Hannah Callingham 05 August 2020

Are enough local governments acting on climate emergency declarations?

Are enough local governments acting on climate emergency declarations?  image

Nearly two-thirds (65%) of councils in England have declared a climate emergency. The race to net zero is well underway, with 77% of councils saying they are planning towards net zero operation by 2050, and 23% by 2030.

Local government plays an important role in supporting the transition to a low-carbon economy. Establishing regional climate change strategies, policies, and networks to communicate to local businesses, community groups and individuals will be critical in delivering net zero ambitions.

Targets set by local government impact other big organisations within their region including the NHS and schools. Collaborating with neighbouring organisations and creating partnerships facilitates resource sharing and economies of scale, which will help local government overcome barriers such as access to funding, lack of engagement, resourcing, and climate credentials.

There has been a notable increase in collaborative sustainability strategies, with many local authorities developing area-wide programmes that incorporate district and county council, combined authority, educational organisations, NHS and healthcare organisations, local transport networks, local partnerships, businesses and charities. This forward-thinking approach creates holistic strategies that can streamline decision-making and integrate carbon reduction initiatives across a region. These collaborative programmes benefit from creating long-term strategic networks which envelope the entirety of activities and operations, which are often excluded from the scope of individual strategies.

Public transport has a key role to play in all of this, with transport contributing 33% of UK carbon emissions. COVID-19 has presented an opportunity to invest in active travel initiatives and encourage shifts in behaviours that can help to reduce carbon emissions, such as home working and ‘Go Ultra Low Cities’ movements. Lockdown restrictions have indicated what net zero carbon needs to look like in terms of improved air quality and low-emission behaviours.

Alongside the environmental benefits associated with carbon reduction, delivering on net zero commitments could create up to 700,000 green jobs by 2030; which would aid the recovery from the looming economic recession.

Whilst councils are actively recognising the fact that there is a climate emergency, could there still be a lack of reactionary initiatives and programmes? Just 53% of councils have a strategy in place to reduce the carbon emissions from housing, offices, and other buildings. Declaring a climate emergency and not putting in place the required initiatives and actions could discredit a council’s commitment to net zero.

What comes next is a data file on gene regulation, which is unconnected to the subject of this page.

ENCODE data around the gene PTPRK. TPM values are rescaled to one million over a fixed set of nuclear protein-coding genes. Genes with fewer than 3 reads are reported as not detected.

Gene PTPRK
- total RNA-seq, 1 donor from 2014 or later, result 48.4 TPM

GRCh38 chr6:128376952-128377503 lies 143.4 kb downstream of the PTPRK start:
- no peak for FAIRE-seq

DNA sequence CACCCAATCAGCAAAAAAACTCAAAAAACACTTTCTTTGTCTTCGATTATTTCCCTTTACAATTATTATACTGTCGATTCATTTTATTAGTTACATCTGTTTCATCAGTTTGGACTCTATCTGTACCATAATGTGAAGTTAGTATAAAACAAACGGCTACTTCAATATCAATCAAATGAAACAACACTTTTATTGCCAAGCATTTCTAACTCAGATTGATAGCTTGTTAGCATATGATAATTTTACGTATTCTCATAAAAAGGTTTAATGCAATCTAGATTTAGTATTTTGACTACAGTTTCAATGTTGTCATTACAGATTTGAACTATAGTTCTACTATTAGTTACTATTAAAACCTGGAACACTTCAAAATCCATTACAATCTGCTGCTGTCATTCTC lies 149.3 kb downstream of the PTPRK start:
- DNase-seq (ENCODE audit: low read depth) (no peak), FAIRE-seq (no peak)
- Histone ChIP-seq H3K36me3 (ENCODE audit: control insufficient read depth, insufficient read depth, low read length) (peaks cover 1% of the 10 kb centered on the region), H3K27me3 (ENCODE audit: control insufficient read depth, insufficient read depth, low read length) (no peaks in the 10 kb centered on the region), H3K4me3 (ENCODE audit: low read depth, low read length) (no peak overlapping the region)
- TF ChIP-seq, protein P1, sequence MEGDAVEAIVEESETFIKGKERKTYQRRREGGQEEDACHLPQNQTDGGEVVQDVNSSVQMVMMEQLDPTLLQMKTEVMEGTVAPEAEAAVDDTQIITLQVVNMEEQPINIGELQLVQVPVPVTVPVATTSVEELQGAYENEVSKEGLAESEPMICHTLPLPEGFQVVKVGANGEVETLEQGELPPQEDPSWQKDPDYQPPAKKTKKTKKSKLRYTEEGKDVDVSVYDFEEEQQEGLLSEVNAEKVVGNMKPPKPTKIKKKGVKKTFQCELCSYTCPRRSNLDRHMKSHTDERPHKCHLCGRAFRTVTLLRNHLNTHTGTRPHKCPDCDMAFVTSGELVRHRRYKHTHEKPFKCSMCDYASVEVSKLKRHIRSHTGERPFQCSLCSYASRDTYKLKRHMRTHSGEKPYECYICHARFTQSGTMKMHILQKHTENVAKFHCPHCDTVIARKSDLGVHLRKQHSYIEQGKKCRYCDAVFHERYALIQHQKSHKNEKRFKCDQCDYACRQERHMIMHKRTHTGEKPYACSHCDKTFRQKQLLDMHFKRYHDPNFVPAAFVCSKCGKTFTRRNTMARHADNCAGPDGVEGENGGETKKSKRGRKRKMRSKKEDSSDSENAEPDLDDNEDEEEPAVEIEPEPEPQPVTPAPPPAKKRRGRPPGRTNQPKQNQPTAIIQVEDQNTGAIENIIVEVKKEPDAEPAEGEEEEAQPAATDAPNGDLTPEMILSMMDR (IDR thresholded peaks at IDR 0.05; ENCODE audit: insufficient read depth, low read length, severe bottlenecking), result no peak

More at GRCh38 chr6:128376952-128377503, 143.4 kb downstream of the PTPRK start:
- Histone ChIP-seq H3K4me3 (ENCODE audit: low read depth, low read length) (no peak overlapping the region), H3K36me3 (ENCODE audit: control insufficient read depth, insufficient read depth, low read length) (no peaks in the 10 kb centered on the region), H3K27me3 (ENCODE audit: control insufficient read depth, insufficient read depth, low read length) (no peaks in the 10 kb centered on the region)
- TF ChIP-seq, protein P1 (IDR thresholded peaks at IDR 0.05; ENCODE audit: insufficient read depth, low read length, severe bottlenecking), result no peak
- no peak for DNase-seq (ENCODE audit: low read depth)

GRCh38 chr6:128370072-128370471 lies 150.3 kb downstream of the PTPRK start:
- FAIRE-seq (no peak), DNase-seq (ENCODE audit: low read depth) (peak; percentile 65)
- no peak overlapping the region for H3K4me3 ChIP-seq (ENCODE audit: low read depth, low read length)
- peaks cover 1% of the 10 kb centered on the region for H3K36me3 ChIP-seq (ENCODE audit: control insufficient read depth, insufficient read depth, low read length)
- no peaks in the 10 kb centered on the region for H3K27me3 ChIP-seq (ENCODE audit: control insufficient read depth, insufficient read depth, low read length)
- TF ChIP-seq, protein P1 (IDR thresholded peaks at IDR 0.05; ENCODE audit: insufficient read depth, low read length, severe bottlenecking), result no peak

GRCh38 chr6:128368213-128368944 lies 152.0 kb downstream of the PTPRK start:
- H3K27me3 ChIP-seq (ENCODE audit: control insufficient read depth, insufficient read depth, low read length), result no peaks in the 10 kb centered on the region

Declaring a climate emergency is a first step in the right direction. Local government should look to lead the way on how to deliver net zero. Unless councils start to develop and deliver climate change strategies, we will struggle to meet our previous 80% reduction target let alone net zero by 2050.

So, why are some local authorities struggling to use climate action to evidence their declarations?

Poor data quality

Only 57% of councils measure their energy use of council-owned buildings. Recording accurate data enables robust target setting and general understanding of where carbon reduction efforts should be focussed.

Limited funding

There is a pre-conception that net zero is going to be extremely expensive. Achieving net zero operations will need sufficient funding, yet there are significant savings and co-benefits to be had with short payback periods, including improving energy efficiency, such as lighting, heating, and applying circular economy principles. During the post-pandemic recovery, councils may be presented with local green finance options which can facilitate the delivery of sustainable development.

A lack of understanding of net zero ambitions

Without a clear climate change strategy, members of a council may be unaware of their responsibilities or requirements to reduce carbon footprint within their realm of work. By allocating tasks and timeframes, councils will be able to prioritise climate action and track progress.

A lack of resourcing and expertise of net zero implementation

Delivering net zero carbon is a relatively new challenge for the UK, and it will take creativity and a bit of bravery to deliver. It is not an easy task and understandably many public sector organisations are generally unprepared for the action needed to tackle the challenge of net zero by 2050. Training, collaboration across the sector, learning from experts, and engagement activities that ask for and listen to ideas can assist in incorporating various strategies to create a council specific roadmap to net zero carbon.

To tackle the climate emergency for future generations, net zero is 'necessary, feasible and cost-effective'. Key strategies, plans, and policies must consider whole life costing and value for money if we are to build low-carbon, healthier and more resilient communities.

Now is the time to start building the foundations of a climate change strategy which includes a breakdown of their carbon emission against an appropriate baseline. This roadmap should outline how the climate change strategy will be delivered, funded, and measured, reinforcing the net zero ambition to inspire local businesses, industry, and wider society.

Hannah Callingham is from the sustainability team at ETL

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